Chalkwell

Back in February the boys and i had an early morning walk along the shore at Chalkwell, just outside Southend-on-Sea, as we hadn’t been there for a while. The wind was blowing and the sky was overcast grey as we parked up shortly after first light, but adverse weather doesn’t detract us from enjoying our walks. Up and over the sea defence and across the concrete prom and then down onto the beach we went, and it was a lot windier than i originally thought.

Roadway to Leigh sands
Looking back along the roadway towards Chalkwell

The tide was slowly on the way in so we had a time to have a little walk below the low water line and have a wee scout around to see what might be found. Walking along the old sunken road which leads out to the deeper channel that runs into Old Leigh i found a good few different species of shellfish including a few small oysters, cockles, winkles and mussels. I did find a small broken section of a clay pipe probably thrown overboard by a sailor many moons ago.

CHALKWELL ‘CROWSTONE’
CROWSTONE PLAQUE

A couple hundred yards Southend way stands a large stone pillar with a beautifully aged plaque fixed to it. This pillar is known as the Crowstone and the plaque upon it reads:

PORT OF LONDON AUTHORITY

THIS BOUNDARY STONE KNOWN AS THE CROWSTONE, WAS ERECTED INN 1837 TO MARK THE SEAWARD LIMIT ATH THAT TIME OF THE CITY OF LONDOS JURIDICTION OVER THE RIVER THAMES.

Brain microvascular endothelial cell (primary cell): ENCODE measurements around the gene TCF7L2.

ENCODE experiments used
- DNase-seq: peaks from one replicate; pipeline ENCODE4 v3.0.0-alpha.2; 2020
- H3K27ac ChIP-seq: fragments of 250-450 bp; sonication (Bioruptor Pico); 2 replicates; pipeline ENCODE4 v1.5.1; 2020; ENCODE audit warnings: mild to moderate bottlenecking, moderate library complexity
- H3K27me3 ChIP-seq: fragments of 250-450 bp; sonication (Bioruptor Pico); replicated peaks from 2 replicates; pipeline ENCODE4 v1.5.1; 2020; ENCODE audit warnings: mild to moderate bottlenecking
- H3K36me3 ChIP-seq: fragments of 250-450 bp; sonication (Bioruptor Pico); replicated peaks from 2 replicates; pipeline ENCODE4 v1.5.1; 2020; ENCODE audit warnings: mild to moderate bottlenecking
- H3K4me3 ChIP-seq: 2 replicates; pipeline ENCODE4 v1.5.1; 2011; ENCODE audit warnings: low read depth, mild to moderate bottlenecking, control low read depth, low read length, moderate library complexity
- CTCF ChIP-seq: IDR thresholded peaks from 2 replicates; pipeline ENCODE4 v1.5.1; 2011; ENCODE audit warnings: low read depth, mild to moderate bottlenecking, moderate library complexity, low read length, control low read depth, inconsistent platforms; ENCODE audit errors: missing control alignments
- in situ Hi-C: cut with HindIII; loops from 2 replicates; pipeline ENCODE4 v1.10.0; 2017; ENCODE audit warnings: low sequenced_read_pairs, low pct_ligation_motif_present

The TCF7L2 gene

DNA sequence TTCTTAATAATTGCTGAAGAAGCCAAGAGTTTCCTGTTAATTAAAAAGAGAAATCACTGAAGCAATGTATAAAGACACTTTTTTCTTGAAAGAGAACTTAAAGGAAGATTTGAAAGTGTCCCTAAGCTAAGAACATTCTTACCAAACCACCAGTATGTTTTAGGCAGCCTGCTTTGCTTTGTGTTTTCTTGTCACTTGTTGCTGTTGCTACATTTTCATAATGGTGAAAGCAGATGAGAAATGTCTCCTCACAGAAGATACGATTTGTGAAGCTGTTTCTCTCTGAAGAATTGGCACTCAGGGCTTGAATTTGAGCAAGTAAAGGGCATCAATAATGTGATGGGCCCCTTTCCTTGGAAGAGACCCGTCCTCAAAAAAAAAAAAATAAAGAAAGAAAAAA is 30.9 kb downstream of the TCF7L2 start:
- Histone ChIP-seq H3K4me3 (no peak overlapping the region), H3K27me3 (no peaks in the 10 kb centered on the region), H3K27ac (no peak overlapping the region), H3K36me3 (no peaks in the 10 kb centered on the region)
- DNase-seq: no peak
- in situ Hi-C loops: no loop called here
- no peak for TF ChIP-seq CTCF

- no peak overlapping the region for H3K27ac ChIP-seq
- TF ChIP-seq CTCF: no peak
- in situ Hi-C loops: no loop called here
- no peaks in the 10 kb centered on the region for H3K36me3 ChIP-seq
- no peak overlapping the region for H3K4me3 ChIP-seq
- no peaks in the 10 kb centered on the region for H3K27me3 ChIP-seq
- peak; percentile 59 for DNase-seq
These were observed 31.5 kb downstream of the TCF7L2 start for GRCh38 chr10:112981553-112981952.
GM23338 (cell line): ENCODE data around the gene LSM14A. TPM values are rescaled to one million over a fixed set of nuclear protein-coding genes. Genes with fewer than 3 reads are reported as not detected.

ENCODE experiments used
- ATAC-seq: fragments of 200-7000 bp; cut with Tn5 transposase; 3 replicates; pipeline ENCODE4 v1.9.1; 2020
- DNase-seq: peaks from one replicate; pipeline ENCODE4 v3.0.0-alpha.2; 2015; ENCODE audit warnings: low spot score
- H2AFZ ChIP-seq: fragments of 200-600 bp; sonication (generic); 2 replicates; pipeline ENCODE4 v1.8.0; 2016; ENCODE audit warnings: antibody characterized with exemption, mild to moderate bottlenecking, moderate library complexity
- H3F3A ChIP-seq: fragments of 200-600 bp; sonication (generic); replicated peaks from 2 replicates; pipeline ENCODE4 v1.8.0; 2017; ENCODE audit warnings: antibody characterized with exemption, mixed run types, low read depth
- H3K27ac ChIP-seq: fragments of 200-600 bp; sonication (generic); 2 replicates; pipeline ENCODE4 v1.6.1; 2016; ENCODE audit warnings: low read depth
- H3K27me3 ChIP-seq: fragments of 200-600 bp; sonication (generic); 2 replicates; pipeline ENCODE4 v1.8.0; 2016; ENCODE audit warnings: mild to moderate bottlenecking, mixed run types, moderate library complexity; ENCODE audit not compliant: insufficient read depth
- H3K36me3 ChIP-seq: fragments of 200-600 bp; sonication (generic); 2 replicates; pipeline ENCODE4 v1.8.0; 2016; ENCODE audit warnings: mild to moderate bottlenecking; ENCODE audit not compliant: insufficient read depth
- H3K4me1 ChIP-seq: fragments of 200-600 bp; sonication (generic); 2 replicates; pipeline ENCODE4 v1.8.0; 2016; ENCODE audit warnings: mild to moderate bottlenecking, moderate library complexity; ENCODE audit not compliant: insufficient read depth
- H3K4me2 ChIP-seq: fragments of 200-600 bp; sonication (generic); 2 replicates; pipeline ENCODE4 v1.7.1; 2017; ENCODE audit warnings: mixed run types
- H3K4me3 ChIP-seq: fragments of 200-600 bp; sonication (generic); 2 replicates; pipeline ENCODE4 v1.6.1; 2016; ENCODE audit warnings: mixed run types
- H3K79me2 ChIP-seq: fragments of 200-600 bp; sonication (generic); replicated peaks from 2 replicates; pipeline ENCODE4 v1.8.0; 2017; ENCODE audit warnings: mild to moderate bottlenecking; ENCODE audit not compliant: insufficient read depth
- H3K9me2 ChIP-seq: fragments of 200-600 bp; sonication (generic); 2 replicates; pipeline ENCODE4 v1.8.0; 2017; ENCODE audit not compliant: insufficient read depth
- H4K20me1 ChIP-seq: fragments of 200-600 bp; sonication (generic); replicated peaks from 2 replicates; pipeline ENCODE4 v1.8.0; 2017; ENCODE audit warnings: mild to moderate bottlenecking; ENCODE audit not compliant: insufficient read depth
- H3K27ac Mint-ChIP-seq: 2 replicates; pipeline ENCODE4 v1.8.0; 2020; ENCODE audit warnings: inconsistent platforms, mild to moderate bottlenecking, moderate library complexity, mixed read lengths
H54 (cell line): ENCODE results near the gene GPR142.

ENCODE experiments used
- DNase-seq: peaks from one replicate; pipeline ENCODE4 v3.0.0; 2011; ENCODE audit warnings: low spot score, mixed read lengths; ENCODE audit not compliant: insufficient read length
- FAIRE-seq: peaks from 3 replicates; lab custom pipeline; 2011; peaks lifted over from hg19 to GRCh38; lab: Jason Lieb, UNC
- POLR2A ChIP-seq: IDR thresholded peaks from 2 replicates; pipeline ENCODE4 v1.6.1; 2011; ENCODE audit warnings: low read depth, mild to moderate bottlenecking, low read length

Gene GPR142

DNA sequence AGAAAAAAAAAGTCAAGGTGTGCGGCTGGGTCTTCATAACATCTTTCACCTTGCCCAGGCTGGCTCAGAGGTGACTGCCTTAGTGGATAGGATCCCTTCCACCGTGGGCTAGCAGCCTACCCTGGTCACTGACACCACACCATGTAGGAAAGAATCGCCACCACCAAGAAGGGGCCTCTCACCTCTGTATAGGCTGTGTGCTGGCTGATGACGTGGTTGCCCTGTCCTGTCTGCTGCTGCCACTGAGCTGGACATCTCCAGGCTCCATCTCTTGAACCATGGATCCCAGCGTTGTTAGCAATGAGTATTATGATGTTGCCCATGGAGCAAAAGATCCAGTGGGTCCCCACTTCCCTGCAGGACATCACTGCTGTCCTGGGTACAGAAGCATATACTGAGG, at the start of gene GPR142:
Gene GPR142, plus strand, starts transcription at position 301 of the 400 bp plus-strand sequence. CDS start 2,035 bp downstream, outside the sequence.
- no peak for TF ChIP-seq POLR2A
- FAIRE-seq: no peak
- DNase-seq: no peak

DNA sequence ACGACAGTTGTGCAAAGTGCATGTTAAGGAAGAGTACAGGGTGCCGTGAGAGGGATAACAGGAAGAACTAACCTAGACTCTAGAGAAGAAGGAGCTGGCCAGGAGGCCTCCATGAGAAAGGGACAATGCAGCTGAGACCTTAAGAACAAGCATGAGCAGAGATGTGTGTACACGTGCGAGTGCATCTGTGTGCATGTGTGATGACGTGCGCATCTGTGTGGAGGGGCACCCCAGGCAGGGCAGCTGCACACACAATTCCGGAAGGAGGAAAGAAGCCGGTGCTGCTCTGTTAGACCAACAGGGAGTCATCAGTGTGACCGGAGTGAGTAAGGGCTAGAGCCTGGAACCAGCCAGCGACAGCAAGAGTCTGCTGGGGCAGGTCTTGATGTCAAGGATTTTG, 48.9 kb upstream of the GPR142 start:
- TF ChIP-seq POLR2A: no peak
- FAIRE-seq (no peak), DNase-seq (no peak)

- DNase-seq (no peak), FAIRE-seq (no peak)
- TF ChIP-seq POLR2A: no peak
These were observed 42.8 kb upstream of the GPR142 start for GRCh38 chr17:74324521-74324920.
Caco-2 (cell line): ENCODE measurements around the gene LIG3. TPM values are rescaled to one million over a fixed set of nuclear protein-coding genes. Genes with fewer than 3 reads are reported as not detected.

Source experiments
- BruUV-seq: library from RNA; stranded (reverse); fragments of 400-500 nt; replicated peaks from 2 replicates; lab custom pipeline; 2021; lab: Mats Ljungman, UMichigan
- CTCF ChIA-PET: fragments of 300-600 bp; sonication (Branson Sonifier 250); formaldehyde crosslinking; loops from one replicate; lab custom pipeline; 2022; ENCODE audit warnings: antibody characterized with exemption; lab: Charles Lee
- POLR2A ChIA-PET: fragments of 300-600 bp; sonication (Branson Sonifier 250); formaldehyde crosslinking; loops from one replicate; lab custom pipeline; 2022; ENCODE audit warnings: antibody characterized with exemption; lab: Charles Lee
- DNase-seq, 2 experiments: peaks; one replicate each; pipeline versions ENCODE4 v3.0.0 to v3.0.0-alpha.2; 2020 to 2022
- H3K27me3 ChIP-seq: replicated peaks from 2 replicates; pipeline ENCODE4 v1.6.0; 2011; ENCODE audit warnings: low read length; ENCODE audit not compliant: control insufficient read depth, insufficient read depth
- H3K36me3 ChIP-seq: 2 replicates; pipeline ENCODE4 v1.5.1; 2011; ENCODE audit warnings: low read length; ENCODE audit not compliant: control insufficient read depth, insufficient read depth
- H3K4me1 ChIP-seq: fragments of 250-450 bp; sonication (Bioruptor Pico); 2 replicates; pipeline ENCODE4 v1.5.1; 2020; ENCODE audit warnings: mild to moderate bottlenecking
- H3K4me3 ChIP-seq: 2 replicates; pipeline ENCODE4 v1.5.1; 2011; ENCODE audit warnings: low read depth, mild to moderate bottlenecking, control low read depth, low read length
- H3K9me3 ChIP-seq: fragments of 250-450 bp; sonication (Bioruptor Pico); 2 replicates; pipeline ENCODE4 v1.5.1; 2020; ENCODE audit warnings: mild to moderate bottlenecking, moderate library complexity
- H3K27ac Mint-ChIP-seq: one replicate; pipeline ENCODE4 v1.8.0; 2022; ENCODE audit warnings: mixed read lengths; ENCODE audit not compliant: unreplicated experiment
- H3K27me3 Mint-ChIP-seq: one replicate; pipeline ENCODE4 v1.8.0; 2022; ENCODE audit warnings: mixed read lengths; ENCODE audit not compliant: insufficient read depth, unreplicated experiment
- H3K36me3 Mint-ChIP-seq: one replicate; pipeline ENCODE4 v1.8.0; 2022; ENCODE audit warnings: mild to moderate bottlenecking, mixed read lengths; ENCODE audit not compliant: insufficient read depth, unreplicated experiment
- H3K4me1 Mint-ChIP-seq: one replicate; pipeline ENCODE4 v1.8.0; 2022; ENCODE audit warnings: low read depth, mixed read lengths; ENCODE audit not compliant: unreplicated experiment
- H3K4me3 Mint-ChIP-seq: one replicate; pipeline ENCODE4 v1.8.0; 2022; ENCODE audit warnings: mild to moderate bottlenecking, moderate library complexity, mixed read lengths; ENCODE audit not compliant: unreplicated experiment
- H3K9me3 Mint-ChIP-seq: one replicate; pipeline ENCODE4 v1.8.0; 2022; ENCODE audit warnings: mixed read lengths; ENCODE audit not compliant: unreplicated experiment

BESIDE IT STOOD A SMALLER STONE ERECTED BY THE LORD MAYOR OF LONDON ON 25TH AUGUST 1755, WHICH WAS REMOVED TO PRIORY PARK, SOUTHEND-ON-SEA, IN THE YEAR 1950

FLOREAT . IMPERII . PORTUS

After admiring the CROWSTONE and wondering how its managed to stay in place for all these years considering the tide, weather and constantly shifting mud we strolled back towards the shore as the tide was now starting to run harder, and its very easy to get overtaken by the tide along this stretch of the coastline. A quick game of chase the stones in a nearby saltwater pool/lagoon for the boys and back tooth van we went. Wet, muddy and ready for breakfast we drove of towards home.

PAGLESHAM

DERELICT
RUSTING AWAY

Just thought i’d share a couple of photographs i took a while ago whilst out for a walk. Both pictures were taken at Paglesham on the River Roach and show some rusting old fishing machinery from what used to be the local shell fish industry there. Just out of shot on the marsh shore is a fenced off area with 4, i think, dug out pools in the marshland. I believe these were used to cultivate/hold the shellfish caught by the fisherman. I’ve seen more of these rectangular depressions, most of them have silted up and don’t fill with water now, in a few other places along the River Crouch banks as well as the the Roach. Interesting history around these areas which i will endeavour to look further into once i get some more time.